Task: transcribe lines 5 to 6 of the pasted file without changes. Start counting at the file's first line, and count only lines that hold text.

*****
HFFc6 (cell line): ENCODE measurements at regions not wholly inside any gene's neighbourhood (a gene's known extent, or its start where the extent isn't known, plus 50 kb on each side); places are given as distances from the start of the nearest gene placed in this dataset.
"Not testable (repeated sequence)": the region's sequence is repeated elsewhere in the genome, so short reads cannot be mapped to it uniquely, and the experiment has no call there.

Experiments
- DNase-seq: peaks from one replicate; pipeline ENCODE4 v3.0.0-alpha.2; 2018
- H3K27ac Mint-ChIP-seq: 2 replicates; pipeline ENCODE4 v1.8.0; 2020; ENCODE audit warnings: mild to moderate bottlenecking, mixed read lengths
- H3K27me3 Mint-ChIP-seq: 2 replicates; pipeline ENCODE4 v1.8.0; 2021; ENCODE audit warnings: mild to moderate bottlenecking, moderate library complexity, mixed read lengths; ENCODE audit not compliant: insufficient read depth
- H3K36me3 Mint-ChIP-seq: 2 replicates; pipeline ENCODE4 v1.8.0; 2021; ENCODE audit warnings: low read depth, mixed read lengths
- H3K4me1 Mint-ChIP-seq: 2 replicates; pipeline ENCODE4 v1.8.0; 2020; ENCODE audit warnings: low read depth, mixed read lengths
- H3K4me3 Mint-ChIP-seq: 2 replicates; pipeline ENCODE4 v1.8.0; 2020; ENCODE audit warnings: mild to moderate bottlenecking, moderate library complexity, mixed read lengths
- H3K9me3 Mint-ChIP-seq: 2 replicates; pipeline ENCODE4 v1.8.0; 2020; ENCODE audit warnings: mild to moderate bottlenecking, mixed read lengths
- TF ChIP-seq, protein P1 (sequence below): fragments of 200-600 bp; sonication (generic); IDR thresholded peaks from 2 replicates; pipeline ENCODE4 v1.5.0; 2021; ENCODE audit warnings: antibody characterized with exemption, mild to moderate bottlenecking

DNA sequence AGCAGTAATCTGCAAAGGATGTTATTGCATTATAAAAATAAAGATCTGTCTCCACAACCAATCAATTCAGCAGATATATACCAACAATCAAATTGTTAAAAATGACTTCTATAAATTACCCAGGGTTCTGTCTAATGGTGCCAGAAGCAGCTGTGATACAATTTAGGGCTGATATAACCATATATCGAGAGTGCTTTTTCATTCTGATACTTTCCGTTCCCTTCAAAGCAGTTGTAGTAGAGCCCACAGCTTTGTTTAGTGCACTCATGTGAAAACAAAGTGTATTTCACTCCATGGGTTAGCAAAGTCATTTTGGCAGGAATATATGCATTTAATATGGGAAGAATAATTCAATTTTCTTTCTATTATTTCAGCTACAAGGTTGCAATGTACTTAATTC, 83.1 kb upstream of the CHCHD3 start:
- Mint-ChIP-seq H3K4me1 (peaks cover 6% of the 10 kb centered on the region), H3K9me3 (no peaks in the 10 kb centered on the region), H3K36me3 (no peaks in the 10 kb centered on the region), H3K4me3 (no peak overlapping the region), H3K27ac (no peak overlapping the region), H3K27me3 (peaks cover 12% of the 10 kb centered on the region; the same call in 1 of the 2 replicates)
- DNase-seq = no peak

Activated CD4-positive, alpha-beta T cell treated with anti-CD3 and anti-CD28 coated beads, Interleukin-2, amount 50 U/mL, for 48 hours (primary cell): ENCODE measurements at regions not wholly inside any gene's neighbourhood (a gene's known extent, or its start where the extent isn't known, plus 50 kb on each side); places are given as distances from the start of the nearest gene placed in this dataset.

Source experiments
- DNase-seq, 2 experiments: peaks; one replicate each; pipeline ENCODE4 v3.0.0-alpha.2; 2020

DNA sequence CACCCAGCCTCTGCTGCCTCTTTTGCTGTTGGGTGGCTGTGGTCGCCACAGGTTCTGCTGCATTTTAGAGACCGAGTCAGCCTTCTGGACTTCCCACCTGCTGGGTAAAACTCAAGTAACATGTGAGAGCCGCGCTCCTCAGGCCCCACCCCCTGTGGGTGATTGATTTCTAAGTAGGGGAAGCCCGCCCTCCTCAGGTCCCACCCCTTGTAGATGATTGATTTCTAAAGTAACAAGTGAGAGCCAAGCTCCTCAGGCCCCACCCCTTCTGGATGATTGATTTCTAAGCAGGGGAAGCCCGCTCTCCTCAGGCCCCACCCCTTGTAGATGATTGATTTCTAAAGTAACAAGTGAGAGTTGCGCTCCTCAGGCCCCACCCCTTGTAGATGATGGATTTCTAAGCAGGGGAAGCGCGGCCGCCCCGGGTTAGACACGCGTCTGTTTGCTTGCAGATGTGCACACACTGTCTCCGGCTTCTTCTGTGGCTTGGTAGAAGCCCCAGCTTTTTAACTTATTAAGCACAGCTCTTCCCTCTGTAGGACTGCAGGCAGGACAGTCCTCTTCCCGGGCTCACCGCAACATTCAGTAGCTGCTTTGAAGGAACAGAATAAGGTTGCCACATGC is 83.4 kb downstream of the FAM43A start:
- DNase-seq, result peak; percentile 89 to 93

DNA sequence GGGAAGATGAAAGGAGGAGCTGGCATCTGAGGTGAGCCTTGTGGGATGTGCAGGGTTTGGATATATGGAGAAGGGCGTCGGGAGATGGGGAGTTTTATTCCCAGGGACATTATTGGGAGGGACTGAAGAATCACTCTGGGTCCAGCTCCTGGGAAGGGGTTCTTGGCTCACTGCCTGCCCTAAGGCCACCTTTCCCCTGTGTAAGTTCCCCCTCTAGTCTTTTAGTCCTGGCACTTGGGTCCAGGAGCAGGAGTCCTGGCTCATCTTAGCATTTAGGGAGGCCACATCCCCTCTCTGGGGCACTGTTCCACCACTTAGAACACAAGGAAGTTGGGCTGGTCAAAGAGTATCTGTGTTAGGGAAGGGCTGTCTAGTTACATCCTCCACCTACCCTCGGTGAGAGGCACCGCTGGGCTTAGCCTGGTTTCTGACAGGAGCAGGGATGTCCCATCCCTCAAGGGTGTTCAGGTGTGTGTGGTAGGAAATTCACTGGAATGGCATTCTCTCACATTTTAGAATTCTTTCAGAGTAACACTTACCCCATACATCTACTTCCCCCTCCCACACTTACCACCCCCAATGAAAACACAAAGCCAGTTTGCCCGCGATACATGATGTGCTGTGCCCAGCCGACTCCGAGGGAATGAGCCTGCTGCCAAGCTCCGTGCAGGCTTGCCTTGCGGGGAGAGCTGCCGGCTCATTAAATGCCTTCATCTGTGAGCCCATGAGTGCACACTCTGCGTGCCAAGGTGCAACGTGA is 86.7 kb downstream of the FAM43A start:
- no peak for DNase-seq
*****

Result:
- H3K27ac Mint-ChIP-seq: 2 replicates; pipeline ENCODE4 v1.8.0; 2020; ENCODE audit warnings: mild to moderate bottlenecking, mixed read lengths
- H3K27me3 Mint-ChIP-seq: 2 replicates; pipeline ENCODE4 v1.8.0; 2021; ENCODE audit warnings: mild to moderate bottlenecking, moderate library complexity, mixed read lengths; ENCODE audit not compliant: insufficient read depth